3D Printing Mini-Bioreactors for Anaerobic Digestion Screening

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In the recently published ‘Development of an Anaerobic Digestion Screening System Using 3D Printed Mini-Bioreactors,’ authors Spyridon Achinas and Gerrit Jan Willem Euverink employ additive manufacturing for creating devices meant to act as screening tools in bioenergy applications.

Today, anaerobic digesters are used as systems for treating waste, with bioreactors usually available in a variety of different shapes. The devices are not only used to handle waste with the help of microorganisms, but they are responsible for producing ‘high-value products’ like biogas and biofertilizers.

Internal and external dimensions of the mini-bioreactor.

Reactors may be large-scale, on the magnitude of a plant-scale reactor, or smaller. The authors explain that there is a need for reactors on the micro- or mini-scale as anaerobic digestion processes become miniaturized. During that process, sensory data can be increased—but maintained in a relatively small area—saving money and energy. Geometric integrity continues with the downsizing, which is sometimes referred to as isometric scaling—while other elements may not scale in a similar fashion (allometric).

“The results demonstrated that AD in low working volumes was feasible and efficient in terms of biogas quantity and quality. The results also established links between scale-down and process stability,” stated the authors.

40 mL bioreactor samples were 3D printed for testing anaerobic digestion (AD) as well as stability. Fabricated on an SLA 3D printer with Formlabs Clear FLGPCL02 proprietary resin, the researchers used the lowest resolution possible at 0.1mm. The sample was described as ‘sturdy and rigid,’ requiring support structures, 63mL of resin, and 8 hours of printing time.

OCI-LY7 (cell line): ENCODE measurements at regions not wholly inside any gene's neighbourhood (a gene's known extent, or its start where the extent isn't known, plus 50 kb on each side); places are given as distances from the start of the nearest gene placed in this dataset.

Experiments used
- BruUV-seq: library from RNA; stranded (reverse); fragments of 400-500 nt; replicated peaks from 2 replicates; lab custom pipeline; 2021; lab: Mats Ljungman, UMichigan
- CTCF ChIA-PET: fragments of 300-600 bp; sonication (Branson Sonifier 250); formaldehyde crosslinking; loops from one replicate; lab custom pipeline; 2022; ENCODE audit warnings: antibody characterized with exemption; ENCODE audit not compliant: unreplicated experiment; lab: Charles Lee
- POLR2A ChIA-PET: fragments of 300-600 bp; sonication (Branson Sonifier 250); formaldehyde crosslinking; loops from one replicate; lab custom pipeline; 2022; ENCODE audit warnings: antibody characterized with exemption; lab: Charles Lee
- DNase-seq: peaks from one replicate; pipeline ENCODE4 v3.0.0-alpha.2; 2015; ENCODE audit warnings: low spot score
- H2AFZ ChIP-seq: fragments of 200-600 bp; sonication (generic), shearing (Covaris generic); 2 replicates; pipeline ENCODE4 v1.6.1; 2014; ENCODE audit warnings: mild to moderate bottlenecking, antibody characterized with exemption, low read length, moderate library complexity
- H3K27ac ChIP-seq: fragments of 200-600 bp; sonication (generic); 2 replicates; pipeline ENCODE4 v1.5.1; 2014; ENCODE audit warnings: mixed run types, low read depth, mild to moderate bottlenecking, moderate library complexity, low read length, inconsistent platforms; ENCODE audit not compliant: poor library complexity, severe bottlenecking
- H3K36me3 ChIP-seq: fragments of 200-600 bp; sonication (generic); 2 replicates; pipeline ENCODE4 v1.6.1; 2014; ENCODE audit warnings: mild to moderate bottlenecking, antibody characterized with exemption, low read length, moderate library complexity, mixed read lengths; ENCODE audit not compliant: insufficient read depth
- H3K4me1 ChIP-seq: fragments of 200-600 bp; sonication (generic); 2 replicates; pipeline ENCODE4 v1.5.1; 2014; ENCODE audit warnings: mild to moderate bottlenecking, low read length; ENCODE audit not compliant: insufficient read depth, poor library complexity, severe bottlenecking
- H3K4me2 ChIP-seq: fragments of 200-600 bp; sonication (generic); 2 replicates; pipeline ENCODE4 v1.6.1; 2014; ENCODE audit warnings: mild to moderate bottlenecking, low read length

Development of the sample included:

  • Vessel design
  • Vessel fabrication
  • Operation test
  • Baseline study

The validation step of the miniature system consists of a baseline study operating commercial bioreactors and the conceptual research with the 3D-printed mini-bioreactors.

The researchers performed a single-stage, semi-continuous process for the 400mL vessels, each offering a working volume of 300 mL. Overall, samples were developed with ‘advanced features’ due to the high resolution, allowing features like:

  • Spaced and geometry-controlled baffles
  • Sample ports
  • Sensor inlets
  • CAD-designed internal structures

Process conditions and masses of organic materials in experimental tests.

“Furthermore, the direct printing of high-quality threads allowed working under controlled back pressure,” concluded the researchers. “Indeed, the micro-bioreactor manufactured here showed a similar performance as the commercial bioreactor in biogas production from the anaerobic digestion of milk.

“The simplicity, low cost, and rapid update of 3D printing technology will enable the development of numerous applications of advanced reactor engineering in continuous-flow chemical manufacturing. The conclusions of this work justify the use of mini AD systems for high-throughput process screening to improve AD systems further. The excessive amounts of biowaste and wastewater produced in our society need to be taken care of properly. Better performing AD reactors contribute considerable to the sustainable treatment of biowaste and wastewater.

And while there is some controversy regarding how to deal with waste caused by 3D printing, this is an industry also heavily associated with upcycling, recycling, energy, and much more. What do you think of this news? Let us know your thoughts! Join the discussion of this and other 3D printing topics at 3DPrintBoard.com.

Daily biogas production during the experimental period.

[Source / Images: ‘Development of an Anaerobic Digestion Screening System Using 3D Printed Mini-Bioreactors’]

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